I think the alternative route is to do fu to the virtual
requires/provides mechanism that we have now with "system-logos", and
I'm not sure how we could make the one intended (right) package go in
that way.


Hope this helps,

Kind regards,

Jeroen van Meeuwen
-kanarip
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Old 08-27-2008, 04:30 PM
Jeremy Katz
 
Default Choose logos package

(Sorry for the lag, last week was the obvious problems and then I went
on vacation :-)

On Mon, 2008-08-18 at 18:41 +0200, Jeroen van Meeuwen wrote:
> This is a patch that enables choosing a specific -logos package rather
> then having dependency resolving pull in a package, and using it to
> build the installer images which usually show whatever logos used,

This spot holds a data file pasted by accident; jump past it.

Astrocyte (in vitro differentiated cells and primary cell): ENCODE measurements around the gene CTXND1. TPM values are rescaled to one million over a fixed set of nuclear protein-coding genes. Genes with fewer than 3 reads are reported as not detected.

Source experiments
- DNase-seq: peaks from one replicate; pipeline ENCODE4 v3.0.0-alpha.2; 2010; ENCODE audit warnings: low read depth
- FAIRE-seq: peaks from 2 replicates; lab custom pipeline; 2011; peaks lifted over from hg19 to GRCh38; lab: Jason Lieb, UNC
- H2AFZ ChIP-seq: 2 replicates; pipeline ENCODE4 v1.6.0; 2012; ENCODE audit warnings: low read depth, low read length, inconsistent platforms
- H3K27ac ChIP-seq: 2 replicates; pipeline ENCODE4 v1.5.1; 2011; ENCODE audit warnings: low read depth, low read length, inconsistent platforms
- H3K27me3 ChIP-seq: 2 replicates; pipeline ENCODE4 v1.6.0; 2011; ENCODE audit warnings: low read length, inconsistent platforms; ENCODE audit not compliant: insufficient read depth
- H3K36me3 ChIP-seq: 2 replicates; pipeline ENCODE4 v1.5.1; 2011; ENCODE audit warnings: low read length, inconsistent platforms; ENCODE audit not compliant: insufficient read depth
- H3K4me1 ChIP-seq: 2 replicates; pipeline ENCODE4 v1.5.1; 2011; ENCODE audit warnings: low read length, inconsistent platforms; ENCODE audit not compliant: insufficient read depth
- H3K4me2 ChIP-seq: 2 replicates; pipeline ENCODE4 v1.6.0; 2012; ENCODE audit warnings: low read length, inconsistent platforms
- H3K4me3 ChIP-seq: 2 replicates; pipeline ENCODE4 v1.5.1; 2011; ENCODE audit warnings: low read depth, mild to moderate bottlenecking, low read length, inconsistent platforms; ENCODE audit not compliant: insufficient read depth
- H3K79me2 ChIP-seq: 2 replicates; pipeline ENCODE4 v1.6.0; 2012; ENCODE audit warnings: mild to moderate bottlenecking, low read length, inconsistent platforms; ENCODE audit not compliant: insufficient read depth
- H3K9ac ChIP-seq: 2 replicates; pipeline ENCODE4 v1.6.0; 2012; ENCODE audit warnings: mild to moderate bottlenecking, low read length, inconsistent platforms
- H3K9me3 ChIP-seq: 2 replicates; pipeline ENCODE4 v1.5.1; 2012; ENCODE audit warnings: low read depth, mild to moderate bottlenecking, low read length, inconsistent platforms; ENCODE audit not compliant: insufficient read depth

> everywhere.

Seems reasonable, although the need for more options being passed to
buildinstall etc is kind of painful. But c'est la vie.

> The package sack for an initialized yum object is mostly populated with
> more then one -logos package. Which of these packages is going to
> satisfy the "system-logos" dependency is (at this moment at least) at
> best an educated guess (Provides:, Obsoletes:, Conflicts: and/or a
> significant NEVRA bump don't seem to help).

Is having the logo package we want in the transaction set (listed in
PACKAGESGR) not good enough? I know that at one point it wasn't, but
I'm pretty sure I saw a commit from jantill to yum so that we'd try to
satisfy deps from packages already in the ts first.